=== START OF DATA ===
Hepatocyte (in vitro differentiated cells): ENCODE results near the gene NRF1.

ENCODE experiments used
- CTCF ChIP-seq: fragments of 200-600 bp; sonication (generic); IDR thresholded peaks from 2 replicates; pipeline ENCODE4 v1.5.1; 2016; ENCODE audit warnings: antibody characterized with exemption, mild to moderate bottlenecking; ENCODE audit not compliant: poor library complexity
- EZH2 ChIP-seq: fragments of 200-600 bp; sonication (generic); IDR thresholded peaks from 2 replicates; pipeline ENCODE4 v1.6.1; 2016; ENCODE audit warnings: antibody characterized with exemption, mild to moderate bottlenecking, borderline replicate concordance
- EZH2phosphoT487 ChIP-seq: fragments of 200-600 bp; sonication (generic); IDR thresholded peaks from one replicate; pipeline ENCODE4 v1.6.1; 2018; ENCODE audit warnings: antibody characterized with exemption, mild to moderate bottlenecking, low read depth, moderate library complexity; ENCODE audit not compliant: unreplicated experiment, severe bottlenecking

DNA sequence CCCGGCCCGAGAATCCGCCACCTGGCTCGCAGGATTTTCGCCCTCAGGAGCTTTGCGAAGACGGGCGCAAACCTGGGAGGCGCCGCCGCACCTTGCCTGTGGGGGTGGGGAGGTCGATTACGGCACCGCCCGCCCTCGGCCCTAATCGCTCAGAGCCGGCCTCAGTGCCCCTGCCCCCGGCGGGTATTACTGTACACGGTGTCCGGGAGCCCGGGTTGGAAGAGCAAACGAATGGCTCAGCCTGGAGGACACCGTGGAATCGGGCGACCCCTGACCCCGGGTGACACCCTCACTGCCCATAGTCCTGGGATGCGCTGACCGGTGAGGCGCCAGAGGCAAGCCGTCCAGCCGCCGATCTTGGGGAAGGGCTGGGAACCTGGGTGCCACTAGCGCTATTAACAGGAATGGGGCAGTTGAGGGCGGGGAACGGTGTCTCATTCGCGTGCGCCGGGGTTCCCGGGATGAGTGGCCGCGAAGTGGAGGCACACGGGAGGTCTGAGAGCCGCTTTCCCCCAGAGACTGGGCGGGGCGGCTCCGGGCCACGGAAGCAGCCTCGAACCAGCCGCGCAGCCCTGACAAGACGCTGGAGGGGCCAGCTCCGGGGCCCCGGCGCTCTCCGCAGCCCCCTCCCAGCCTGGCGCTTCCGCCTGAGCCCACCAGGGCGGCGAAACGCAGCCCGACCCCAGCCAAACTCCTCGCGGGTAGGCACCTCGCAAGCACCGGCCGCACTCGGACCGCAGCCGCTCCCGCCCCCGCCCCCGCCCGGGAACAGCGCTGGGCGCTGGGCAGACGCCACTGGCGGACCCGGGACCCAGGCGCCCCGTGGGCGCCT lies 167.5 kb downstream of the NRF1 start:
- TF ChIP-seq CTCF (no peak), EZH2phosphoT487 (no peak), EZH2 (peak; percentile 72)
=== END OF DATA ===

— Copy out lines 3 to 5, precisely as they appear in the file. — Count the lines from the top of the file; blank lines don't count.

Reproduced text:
- CTCF ChIP-seq: fragments of 200-600 bp; sonication (generic); IDR thresholded peaks from 2 replicates; pipeline ENCODE4 v1.5.1; 2016; ENCODE audit warnings: antibody characterized with exemption, mild to moderate bottlenecking; ENCODE audit not compliant: poor library complexity
- EZH2 ChIP-seq: fragments of 200-600 bp; sonication (generic); IDR thresholded peaks from 2 replicates; pipeline ENCODE4 v1.6.1; 2016; ENCODE audit warnings: antibody characterized with exemption, mild to moderate bottlenecking, borderline replicate concordance
- EZH2phosphoT487 ChIP-seq: fragments of 200-600 bp; sonication (generic); IDR thresholded peaks from one replicate; pipeline ENCODE4 v1.6.1; 2018; ENCODE audit warnings: antibody characterized with exemption, mild to moderate bottlenecking, low read depth, moderate library complexity; ENCODE audit not compliant: unreplicated experiment, severe bottlenecking